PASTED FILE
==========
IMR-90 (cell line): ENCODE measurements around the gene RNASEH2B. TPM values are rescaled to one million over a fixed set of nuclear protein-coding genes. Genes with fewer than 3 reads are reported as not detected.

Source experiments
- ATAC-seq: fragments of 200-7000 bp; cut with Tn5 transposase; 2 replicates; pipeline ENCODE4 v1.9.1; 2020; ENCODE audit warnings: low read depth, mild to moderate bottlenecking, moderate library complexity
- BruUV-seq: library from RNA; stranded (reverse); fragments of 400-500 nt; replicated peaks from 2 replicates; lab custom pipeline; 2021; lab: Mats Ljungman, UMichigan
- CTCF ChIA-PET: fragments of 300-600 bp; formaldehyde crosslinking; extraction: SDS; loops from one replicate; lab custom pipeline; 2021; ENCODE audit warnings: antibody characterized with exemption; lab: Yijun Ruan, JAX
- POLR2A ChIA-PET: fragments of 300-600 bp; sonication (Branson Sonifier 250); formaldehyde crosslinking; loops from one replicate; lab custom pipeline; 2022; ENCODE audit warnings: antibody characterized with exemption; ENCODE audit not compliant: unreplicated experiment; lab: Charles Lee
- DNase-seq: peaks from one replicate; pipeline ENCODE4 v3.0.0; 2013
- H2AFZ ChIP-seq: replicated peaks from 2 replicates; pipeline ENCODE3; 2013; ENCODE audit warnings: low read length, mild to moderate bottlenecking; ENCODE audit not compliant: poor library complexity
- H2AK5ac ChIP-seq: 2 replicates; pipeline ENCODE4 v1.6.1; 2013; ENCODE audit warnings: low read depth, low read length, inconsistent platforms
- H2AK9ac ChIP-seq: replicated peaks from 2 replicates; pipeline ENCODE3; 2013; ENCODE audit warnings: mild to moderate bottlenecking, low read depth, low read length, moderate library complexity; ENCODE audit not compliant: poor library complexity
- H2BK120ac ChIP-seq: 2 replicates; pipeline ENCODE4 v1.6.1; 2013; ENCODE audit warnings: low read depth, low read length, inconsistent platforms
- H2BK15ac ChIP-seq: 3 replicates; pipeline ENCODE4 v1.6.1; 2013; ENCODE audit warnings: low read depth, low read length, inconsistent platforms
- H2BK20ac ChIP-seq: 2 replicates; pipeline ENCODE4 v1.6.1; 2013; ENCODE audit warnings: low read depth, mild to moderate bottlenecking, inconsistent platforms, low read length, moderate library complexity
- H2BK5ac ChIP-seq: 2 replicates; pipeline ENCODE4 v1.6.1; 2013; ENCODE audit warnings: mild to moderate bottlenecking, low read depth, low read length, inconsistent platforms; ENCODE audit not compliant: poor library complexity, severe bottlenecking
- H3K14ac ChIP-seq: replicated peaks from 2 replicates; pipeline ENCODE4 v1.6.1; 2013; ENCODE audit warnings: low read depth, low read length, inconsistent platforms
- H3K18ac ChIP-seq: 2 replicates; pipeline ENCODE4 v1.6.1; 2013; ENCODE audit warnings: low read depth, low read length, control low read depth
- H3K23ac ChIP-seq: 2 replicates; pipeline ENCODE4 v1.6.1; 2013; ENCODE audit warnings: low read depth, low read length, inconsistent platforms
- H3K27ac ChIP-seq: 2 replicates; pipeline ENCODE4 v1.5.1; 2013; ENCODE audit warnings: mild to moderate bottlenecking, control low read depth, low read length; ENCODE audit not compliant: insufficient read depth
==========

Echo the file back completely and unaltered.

IMR-90 (cell line): ENCODE measurements around the gene RNASEH2B. TPM values are rescaled to one million over a fixed set of nuclear protein-coding genes. Genes with fewer than 3 reads are reported as not detected.

Source experiments
- ATAC-seq: fragments of 200-7000 bp; cut with Tn5 transposase; 2 replicates; pipeline ENCODE4 v1.9.1; 2020; ENCODE audit warnings: low read depth, mild to moderate bottlenecking, moderate library complexity
- BruUV-seq: library from RNA; stranded (reverse); fragments of 400-500 nt; replicated peaks from 2 replicates; lab custom pipeline; 2021; lab: Mats Ljungman, UMichigan
- CTCF ChIA-PET: fragments of 300-600 bp; formaldehyde crosslinking; extraction: SDS; loops from one replicate; lab custom pipeline; 2021; ENCODE audit warnings: antibody characterized with exemption; lab: Yijun Ruan, JAX
- POLR2A ChIA-PET: fragments of 300-600 bp; sonication (Branson Sonifier 250); formaldehyde crosslinking; loops from one replicate; lab custom pipeline; 2022; ENCODE audit warnings: antibody characterized with exemption; ENCODE audit not compliant: unreplicated experiment; lab: Charles Lee
- DNase-seq: peaks from one replicate; pipeline ENCODE4 v3.0.0; 2013
- H2AFZ ChIP-seq: replicated peaks from 2 replicates; pipeline ENCODE3; 2013; ENCODE audit warnings: low read length, mild to moderate bottlenecking; ENCODE audit not compliant: poor library complexity
- H2AK5ac ChIP-seq: 2 replicates; pipeline ENCODE4 v1.6.1; 2013; ENCODE audit warnings: low read depth, low read length, inconsistent platforms
- H2AK9ac ChIP-seq: replicated peaks from 2 replicates; pipeline ENCODE3; 2013; ENCODE audit warnings: mild to moderate bottlenecking, low read depth, low read length, moderate library complexity; ENCODE audit not compliant: poor library complexity
- H2BK120ac ChIP-seq: 2 replicates; pipeline ENCODE4 v1.6.1; 2013; ENCODE audit warnings: low read depth, low read length, inconsistent platforms
- H2BK15ac ChIP-seq: 3 replicates; pipeline ENCODE4 v1.6.1; 2013; ENCODE audit warnings: low read depth, low read length, inconsistent platforms
- H2BK20ac ChIP-seq: 2 replicates; pipeline ENCODE4 v1.6.1; 2013; ENCODE audit warnings: low read depth, mild to moderate bottlenecking, inconsistent platforms, low read length, moderate library complexity
- H2BK5ac ChIP-seq: 2 replicates; pipeline ENCODE4 v1.6.1; 2013; ENCODE audit warnings: mild to moderate bottlenecking, low read depth, low read length, inconsistent platforms; ENCODE audit not compliant: poor library complexity, severe bottlenecking
- H3K14ac ChIP-seq: replicated peaks from 2 replicates; pipeline ENCODE4 v1.6.1; 2013; ENCODE audit warnings: low read depth, low read length, inconsistent platforms
- H3K18ac ChIP-seq: 2 replicates; pipeline ENCODE4 v1.6.1; 2013; ENCODE audit warnings: low read depth, low read length, control low read depth
- H3K23ac ChIP-seq: 2 replicates; pipeline ENCODE4 v1.6.1; 2013; ENCODE audit warnings: low read depth, low read length, inconsistent platforms
- H3K27ac ChIP-seq: 2 replicates; pipeline ENCODE4 v1.5.1; 2013; ENCODE audit warnings: mild to moderate bottlenecking, control low read depth, low read length; ENCODE audit not compliant: insufficient read depth